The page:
Friday, May 8, 2009

Women in Publishing to Host

We've been invited to give a presentation at Women in Publishing on May 12th. Holly Schmidt and I will show you how we started the company, and where we hope to take it! And everything we've learned along the way.

When: Tuesday May 12th from 6:30pm to 8:00pm

Where: Time, Inc. 1271 6th Ave. The entrance is on 50th street. Make sure you have ID.

Tell your publishing friends.

Please RSVP to

Wednesday, May 6, 2009

The Physics of Vampires

I love Facebook. People who are as strange as you find you, so one of my "friends,"Rae Lori, whom I have never met, linked to this fascinating article.

Did I ever mention that I love vampire novels? That I've sold at least 200 of them?

And right now, it's vampire week at, where the vampire novel of the day is 20% off. We have 5 vampire series.

Friday, May 1, 2009

Ask Me Questions About Feminist Smut NOW

I'm over at Crave More Romance answering questions about Happy Endings and Feminist Smut. Join me.

Thursday, April 30, 2009

In Praise of Feminist Smut

I've appeared at a lot of writers’ conferences in the past 6 months (Romantic Times, Las Vegas, San Diego, Florida, ) and am set to do a bunch more (Writer's Digest, Lori Foster's, Necon, Killercon). I usually end up on an editors’ panel where I try to explain where Ravenous Romance is coming from editorially, and what sets us apart.

I got a phone call today from a major trade publisher, who is buying a number of our titles for reprint. He gushed about how much fun our books were to read, and how he thought he knew what to expect and yet was pleasantly surprised. He also said that the sex in the books was as good as any erotica he'd ever read, and he's been reading erotica for decades.

Whenever I do one of these panels, I always tell people that I have wanted to start an erotica company for women since I was a teenager coming of age in the 70s. I was completely blown away by Anais Nin and her Delta of Venus and Little Birds (and later read her diaries, twice), as well as Nancy Friday's various sexual fantasy collections. Erica Jong and Marilyn French didn't grab me as hard, but I was fascinated by the burgeoning genre of “clit lit.” The Anne Rice Beauty books came out when I was in college, and I was sure feminist erotica would soon rival that of the bad boys of American letters - John Updike, Philip Roth, Henry Miller.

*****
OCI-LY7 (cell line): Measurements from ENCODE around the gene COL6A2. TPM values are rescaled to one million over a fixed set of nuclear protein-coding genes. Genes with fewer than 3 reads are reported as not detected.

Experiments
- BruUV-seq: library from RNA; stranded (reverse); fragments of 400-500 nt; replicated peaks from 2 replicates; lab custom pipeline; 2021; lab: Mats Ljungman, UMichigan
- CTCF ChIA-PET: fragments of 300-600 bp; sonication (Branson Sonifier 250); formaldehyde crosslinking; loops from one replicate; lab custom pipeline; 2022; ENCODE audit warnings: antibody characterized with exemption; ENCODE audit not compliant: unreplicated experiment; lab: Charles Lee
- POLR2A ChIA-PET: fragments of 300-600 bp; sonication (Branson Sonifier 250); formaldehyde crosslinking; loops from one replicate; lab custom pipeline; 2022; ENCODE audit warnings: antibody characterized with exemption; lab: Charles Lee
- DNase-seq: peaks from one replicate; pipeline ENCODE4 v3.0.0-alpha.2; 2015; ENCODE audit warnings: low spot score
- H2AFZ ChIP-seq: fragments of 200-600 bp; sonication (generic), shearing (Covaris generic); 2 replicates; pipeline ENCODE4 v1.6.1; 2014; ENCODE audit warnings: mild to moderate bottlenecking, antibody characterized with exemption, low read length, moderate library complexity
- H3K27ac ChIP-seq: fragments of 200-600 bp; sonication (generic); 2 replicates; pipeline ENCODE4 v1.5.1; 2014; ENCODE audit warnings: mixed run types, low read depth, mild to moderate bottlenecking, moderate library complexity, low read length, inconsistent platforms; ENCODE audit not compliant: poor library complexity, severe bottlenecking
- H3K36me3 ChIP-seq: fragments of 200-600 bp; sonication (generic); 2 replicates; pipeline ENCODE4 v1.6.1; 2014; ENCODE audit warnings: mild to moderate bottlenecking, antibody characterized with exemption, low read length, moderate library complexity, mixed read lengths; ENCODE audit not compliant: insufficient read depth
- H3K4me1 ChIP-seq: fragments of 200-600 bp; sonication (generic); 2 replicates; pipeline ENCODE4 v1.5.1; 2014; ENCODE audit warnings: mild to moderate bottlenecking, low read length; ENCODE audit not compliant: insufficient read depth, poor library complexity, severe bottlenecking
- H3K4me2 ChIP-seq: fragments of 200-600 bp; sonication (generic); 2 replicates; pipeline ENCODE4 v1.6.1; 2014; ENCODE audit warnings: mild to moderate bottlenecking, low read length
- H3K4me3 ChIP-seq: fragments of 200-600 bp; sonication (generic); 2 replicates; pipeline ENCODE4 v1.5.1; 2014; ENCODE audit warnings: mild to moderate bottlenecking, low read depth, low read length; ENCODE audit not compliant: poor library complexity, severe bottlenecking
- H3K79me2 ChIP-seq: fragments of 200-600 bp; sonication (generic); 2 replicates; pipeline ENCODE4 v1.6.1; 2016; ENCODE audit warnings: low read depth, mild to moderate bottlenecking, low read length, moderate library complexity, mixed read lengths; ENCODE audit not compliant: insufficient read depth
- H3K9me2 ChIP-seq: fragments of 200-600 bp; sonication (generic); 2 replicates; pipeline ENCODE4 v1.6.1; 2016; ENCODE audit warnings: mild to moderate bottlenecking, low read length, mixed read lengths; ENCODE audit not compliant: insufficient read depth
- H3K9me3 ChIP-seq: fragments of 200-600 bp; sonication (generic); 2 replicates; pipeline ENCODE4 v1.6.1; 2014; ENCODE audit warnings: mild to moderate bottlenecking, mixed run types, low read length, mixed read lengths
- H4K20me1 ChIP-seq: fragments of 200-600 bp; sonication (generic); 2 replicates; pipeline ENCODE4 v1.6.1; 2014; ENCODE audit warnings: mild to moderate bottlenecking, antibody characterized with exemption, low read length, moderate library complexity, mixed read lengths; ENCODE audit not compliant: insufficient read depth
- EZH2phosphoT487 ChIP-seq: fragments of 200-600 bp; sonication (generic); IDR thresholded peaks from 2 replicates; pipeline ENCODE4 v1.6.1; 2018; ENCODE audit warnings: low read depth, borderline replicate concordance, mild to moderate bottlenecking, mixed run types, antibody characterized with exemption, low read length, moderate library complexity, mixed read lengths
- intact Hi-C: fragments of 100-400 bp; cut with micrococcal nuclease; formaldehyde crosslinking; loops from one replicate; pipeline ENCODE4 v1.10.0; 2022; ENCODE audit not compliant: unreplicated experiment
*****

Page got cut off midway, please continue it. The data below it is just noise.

But then there was nothing. Or more of the same male erotica, but nothing more by women, for women. Where was the feminist “smut”? I kept on reading the New York Times Book Review, but couldn't find a thing.

And then, out of left field (or, more accurately, Ohio) emerged Ellora's Cave. As a reader, I was thrilled to find this empowering online bookstore of erotic stories for women.

I was also looking for the thread that would link this new erotic readership to the not-so-distant literary tradition of erotica, but this new material was more about opening the bedroom door in the romance novels of my teens, which I also endorsed.

At Ravenous, we want to merge these two powerful (and commercial) erotic sensibilities, widening the readership of this female-pleasing (even if they're M/M stories) entertainment. We are reaching the readers of explicitly erotic romance, as well as the erotica reader, offering a guaranteed Happy Ending (which is what both these forms of fiction demand).

And I firmly believe that if Anais Nin were writing today, she's be writing for Ravenous and other digital erotic romance publishers, and making a small fortune

Sunday, April 26, 2009

RT from the Eye of an Agent and Editor

I have been going to writers conferences as an agent for two decades, and we all know it's a traveling card party - you see the same players year after year and you feel as though you could step into the card game right where you left off the last time you saw these folks.

The fact that I am an agent places me so squarely in the middle of the publishing perspective. I am just amazed at how I can see the big picture of the print publishing world, the epub world, as well as the crossing over genre to genre that most working writers do. It always amazes me when I see one of my horror or sci-fi writing pals selling his or her erotic romance at one of these conferences under a pseudonym.

Publishing is a big small world, and many of the people in it have never looked out from the other side.

And right now, it is growing and changing in ways very few saw coming, but it is so exciting.